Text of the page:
HERE AND NOW: Letters 2008-2011. By Paul Auster and J.M. Coetzee. Viking. 248 pages. $27.95.
Long ago (1990), J.M. Coet-zee’s fellow South African writer, Rian Malan, wrote an interview with his countryman that included these sentences describing a private man: “Coetzee is a man of almost monkish self-discipline and dedication. He does not drink, smoke, or eat meat. ... A colleague who has worked with him for more than a decade claims to have seen him laugh once. An acquaintance has attended several dinner parties where Coetzee has uttered not a single word.”
Now, all these years and several volumes of memoirs later, Coetzee seems more comfortable in the public domain. He might even crack a smile now and then. The correspondence collected in “Here and Now” starts when he and American novelist Paul Auster, a new friend, agree to “strike sparks” off one another. Their letters are polished, careful products, initially more comfortable on public topics than private.
Auster and Coetzee have plenty to say about sports, writers, reviewers, politics, the stages of aging. One of the pleasures of “Here and Now” is watching a friendship evolve on paper.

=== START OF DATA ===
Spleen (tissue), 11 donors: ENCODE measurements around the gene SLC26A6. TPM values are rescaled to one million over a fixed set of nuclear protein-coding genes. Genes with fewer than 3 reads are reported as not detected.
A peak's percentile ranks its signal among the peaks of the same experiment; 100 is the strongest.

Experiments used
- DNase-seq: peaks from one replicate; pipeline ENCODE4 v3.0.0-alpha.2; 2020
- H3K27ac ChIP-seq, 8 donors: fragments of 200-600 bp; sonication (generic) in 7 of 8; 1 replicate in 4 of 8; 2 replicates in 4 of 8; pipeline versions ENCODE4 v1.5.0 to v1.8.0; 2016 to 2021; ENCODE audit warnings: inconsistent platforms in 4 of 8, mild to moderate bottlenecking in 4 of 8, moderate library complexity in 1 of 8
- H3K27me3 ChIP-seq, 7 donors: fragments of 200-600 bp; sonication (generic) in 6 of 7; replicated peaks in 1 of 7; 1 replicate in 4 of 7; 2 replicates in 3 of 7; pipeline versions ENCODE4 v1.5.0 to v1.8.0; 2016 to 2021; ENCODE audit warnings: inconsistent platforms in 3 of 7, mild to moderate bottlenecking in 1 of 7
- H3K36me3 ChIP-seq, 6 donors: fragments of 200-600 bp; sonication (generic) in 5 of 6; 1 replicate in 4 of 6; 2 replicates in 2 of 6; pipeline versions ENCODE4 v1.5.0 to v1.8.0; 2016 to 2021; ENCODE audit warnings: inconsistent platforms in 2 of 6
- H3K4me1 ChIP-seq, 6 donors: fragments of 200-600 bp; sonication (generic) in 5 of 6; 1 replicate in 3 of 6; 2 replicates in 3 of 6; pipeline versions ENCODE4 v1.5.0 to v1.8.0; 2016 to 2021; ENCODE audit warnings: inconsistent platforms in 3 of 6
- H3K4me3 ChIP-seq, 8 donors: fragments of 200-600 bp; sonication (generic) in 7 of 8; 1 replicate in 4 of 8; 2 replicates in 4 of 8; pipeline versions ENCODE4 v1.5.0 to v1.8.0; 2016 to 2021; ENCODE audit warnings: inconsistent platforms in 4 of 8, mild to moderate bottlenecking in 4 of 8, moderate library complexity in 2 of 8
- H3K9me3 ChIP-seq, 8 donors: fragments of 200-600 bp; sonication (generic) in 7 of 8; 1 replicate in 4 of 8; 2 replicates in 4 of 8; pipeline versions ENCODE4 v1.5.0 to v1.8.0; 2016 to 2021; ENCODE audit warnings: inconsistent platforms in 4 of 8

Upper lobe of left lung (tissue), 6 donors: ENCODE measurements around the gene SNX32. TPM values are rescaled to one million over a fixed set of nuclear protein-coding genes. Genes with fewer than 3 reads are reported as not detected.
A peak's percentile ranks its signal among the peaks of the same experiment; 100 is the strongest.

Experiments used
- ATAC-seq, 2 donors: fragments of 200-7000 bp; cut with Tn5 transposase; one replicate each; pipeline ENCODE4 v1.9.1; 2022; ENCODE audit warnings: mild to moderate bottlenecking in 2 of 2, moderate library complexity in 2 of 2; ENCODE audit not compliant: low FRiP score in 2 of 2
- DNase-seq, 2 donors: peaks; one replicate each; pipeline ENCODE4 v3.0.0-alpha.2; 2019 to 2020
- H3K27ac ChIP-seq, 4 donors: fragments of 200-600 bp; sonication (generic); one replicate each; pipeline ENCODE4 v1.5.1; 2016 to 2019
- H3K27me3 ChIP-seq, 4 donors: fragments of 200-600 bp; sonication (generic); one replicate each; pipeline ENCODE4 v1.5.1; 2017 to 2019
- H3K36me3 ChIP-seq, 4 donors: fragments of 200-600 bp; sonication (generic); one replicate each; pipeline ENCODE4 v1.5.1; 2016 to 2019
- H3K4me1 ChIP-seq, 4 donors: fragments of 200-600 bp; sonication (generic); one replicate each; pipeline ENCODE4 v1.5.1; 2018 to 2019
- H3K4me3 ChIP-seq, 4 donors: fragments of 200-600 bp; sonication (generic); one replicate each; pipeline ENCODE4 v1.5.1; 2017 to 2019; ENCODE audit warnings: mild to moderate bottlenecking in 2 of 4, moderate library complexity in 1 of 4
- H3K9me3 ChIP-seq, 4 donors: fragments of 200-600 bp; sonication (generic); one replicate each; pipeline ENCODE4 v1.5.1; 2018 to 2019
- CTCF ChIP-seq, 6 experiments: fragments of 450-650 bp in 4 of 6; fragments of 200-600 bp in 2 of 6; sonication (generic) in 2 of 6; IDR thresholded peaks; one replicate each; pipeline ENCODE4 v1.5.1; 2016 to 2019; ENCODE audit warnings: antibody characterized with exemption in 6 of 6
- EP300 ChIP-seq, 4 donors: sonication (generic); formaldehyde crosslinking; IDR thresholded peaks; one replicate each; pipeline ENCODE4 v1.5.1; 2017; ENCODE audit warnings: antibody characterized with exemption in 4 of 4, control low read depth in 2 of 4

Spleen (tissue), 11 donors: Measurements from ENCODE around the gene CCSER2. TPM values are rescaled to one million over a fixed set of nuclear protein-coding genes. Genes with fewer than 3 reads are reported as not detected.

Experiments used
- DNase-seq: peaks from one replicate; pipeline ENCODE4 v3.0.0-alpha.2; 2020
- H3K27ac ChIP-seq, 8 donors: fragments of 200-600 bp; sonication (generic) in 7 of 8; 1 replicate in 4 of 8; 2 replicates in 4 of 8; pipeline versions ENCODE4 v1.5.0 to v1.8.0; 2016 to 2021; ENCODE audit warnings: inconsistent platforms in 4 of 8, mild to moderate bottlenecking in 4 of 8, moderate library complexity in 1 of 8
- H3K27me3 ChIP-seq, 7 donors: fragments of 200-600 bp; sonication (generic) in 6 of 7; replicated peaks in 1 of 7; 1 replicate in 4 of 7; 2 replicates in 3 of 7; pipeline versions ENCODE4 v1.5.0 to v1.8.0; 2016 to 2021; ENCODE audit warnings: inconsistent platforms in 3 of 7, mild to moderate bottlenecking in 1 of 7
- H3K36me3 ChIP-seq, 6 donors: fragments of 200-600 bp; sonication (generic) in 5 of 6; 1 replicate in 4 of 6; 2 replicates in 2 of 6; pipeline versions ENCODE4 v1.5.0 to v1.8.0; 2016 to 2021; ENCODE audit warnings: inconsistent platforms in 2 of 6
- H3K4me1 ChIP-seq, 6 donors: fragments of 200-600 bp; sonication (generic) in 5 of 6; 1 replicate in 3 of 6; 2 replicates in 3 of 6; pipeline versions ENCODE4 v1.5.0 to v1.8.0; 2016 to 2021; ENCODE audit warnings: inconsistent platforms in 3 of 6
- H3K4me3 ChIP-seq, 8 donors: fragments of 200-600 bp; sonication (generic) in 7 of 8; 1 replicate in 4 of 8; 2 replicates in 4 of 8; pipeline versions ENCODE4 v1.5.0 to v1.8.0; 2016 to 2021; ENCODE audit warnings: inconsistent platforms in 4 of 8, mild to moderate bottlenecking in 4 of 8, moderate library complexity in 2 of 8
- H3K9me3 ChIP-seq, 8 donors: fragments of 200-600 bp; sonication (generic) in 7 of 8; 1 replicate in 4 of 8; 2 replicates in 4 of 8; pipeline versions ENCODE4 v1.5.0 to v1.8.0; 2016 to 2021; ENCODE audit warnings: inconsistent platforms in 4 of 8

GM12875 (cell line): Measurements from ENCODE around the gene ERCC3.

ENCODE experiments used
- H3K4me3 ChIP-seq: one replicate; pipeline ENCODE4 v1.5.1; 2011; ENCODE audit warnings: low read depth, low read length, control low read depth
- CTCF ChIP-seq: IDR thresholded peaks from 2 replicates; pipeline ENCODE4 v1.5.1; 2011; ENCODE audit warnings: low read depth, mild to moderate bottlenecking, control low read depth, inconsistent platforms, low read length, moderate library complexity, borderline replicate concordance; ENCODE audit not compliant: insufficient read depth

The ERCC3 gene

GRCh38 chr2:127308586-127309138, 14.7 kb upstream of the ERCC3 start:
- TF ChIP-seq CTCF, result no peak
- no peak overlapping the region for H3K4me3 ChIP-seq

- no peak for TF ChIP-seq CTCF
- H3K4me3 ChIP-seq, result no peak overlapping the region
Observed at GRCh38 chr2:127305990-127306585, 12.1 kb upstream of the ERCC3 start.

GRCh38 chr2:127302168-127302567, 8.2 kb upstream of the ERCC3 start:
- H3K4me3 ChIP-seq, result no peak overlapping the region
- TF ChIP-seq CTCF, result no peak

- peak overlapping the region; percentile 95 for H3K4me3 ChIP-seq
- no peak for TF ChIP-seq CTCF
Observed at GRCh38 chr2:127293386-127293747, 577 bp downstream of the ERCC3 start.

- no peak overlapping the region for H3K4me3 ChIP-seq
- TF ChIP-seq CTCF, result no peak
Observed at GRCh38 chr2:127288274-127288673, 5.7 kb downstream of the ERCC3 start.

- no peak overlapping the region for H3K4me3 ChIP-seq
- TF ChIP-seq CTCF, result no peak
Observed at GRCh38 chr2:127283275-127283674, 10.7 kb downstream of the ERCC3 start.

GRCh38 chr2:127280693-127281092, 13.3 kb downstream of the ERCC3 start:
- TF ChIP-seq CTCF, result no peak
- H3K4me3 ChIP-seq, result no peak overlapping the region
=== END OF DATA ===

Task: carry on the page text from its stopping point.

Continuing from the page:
From the start, Coetzee and Auster are irreducibly themselves. In his first letter, Coetzee theorizes that friendship has been written about less than love. Then, as precise as we know him to be and finicky about the exact truth, he heads off to the library to check out his hunch. He returns with some backup intel from Plato.
Auster, a more freewheeling anecdotal correspondent, fills his letters with odd coincidences and anxiety-producing encounters, much like his novels. His search for meaning in randomness often is funny. See, for instance, a series of coincidental encounters with Charlton Heston.
Whatever their other topics, armchair sports enthusiasts Coetzee and Auster keep circling back to games. Coetzee thinks watching is a waste of time, but then reconsiders when he recalls Roger Federer’s cross-court backhand volley: “I have just seen something that is at the same time both human and more than human; I have just seen something like the human ideal made visible.” Later, they both agree that, at least for them, sports is mainly a forum for losing. Still, Auster focuses on the pleasures of competition, while Coetzee likens it to “a state of possession,” more warfare than manly pleasure.
“Here and Now” gets its charge from this kind of friction. Auster and Coetzee clearly like each other (so much so that Auster admits Coetzee has become an “absent other” for him — a voice he talks to in his head — and Coetzee expresses a “fraternal tenderness” for Auster’s “dogged, unappreciated bravery”). But they sometimes have to stretch for patches of common ground. Homelessness, foreignness, obstacles: Their obsessions are the same, but where Auster shrugs, Coetzee interrogates.
The volume, slight but irresis-tible, ends with a little benediction from Coetzee: “The world keeps throwing up its surprises. We keep learning.” Here’s hoping we’ll hear more from these two.
Reviewer Catherine Holmes teaches English at the College of Charleston.
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